Far from helping resolve conflict, flawed cease-fires and cease-fire monitoring may well contribute to significantly increased mistrust between the parties to that conflict. The consequences may be even more damaging; as cease-fires are often one of the first objectives a mediator attempts to achieve, in the eyes of the combatants, early failure may more broadly damage the viability, or the perception of viability, of external action to effectively resolve the conflict.

Antonio Achille, working with the Military Liaison Office of the U.N. Mission for the Referendum in Western Sahara, looks through binoculars during a cease-fire monitoring patrol in Oum Dreyga, Western Sahara. (United Nations Photo)
Antonio Achille, working with the Military Liaison Office of the U.N. Mission for the Referendum in Western Sahara, looks through binoculars during a cease-fire monitoring patrol in Oum Dreyga, Western Sahara. (United Nations Photo)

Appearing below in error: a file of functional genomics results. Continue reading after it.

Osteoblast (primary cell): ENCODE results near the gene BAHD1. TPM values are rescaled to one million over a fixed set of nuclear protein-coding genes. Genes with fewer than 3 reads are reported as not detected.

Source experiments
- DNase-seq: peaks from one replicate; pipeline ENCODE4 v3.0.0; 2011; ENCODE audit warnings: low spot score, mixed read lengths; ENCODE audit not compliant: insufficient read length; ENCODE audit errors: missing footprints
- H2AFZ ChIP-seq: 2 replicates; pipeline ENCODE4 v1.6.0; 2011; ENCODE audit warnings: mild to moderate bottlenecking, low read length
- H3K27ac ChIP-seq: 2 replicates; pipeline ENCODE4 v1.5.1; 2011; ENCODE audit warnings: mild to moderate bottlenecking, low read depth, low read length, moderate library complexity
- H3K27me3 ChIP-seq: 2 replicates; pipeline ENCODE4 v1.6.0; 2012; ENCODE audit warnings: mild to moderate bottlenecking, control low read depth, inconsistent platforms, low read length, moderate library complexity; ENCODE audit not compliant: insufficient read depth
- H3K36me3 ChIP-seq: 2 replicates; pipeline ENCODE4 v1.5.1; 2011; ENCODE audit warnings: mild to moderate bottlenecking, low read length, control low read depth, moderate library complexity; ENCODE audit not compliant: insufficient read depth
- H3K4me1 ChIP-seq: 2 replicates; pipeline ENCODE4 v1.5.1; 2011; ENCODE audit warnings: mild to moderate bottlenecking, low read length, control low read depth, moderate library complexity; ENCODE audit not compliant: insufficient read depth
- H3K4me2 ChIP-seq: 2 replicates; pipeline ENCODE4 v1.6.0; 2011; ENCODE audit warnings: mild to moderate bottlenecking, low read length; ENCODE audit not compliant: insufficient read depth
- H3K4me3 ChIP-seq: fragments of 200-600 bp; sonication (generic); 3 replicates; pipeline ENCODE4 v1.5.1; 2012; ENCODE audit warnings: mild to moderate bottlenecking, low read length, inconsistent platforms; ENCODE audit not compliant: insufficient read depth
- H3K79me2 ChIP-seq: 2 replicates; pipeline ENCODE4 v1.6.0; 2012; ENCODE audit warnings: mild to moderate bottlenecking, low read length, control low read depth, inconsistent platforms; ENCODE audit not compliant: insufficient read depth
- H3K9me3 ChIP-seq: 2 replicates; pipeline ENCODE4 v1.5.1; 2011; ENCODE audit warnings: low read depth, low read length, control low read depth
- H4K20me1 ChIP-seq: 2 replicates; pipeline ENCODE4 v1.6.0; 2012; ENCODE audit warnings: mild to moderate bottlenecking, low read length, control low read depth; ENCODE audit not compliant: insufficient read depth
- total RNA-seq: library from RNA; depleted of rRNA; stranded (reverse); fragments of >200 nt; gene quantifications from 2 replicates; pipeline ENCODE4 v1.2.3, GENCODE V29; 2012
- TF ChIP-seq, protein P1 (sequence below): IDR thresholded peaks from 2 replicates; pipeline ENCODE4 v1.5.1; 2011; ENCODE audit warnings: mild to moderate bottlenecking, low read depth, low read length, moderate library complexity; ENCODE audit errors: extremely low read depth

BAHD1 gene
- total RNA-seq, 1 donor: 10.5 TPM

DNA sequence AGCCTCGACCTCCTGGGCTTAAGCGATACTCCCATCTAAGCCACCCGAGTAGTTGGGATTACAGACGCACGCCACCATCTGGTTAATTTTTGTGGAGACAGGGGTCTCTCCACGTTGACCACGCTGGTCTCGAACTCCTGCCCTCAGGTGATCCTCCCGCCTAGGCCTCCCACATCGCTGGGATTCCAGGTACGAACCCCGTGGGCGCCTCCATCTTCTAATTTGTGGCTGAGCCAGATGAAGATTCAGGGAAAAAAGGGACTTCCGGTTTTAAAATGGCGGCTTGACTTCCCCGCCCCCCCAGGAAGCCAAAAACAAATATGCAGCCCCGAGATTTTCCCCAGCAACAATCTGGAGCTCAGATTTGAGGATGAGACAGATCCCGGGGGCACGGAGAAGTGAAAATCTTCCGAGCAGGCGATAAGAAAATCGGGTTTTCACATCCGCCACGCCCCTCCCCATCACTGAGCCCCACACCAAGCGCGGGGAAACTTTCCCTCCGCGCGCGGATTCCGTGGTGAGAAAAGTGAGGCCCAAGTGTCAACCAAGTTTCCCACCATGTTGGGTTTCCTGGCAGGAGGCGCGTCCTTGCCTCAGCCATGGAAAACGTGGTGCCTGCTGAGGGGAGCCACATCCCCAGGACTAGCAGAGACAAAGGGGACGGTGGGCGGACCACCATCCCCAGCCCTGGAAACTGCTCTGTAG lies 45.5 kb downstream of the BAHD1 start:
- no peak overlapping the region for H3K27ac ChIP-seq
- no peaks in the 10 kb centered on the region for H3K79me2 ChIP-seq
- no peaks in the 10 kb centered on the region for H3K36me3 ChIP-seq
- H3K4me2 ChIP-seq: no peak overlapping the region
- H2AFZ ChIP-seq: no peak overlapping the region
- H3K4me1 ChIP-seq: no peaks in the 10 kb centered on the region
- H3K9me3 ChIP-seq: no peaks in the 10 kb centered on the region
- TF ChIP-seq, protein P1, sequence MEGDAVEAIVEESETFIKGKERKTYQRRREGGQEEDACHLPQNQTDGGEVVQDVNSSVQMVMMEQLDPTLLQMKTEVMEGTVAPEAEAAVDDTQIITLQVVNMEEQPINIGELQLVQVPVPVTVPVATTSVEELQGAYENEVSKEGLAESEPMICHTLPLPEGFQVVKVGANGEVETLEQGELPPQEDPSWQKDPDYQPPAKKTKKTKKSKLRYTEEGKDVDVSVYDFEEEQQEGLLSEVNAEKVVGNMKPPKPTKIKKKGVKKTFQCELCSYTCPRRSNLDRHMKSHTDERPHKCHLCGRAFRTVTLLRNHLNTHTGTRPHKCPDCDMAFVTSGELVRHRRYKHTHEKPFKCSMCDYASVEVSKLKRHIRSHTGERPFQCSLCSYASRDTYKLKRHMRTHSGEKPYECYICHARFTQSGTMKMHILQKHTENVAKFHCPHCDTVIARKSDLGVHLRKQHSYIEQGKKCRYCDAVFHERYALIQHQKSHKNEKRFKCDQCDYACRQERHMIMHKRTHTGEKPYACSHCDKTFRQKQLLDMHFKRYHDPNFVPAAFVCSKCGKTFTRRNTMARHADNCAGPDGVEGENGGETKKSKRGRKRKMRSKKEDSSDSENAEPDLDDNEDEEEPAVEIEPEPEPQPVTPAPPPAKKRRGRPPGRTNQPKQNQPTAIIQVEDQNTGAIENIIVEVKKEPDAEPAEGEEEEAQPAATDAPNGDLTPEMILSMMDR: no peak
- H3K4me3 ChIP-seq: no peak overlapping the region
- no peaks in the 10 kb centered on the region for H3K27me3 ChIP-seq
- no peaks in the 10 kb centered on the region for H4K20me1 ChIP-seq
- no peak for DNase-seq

Continue reading about innovations to respond to the increasing challenges to cease-fire monitoring.

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The southern Ethiopian area of Sidama is famous for its coffee. But amid the beans, bitterness lingers. More than 50 people were killed in recent violence, as Ethiopia struggles with demands for the creation of a new Sidama ethnic federal state—a right explicitly permitted by the national constitution. USIP’s Aly Verjee discusses the implications of this latest challenge to peace in Africa’s second most populous country.

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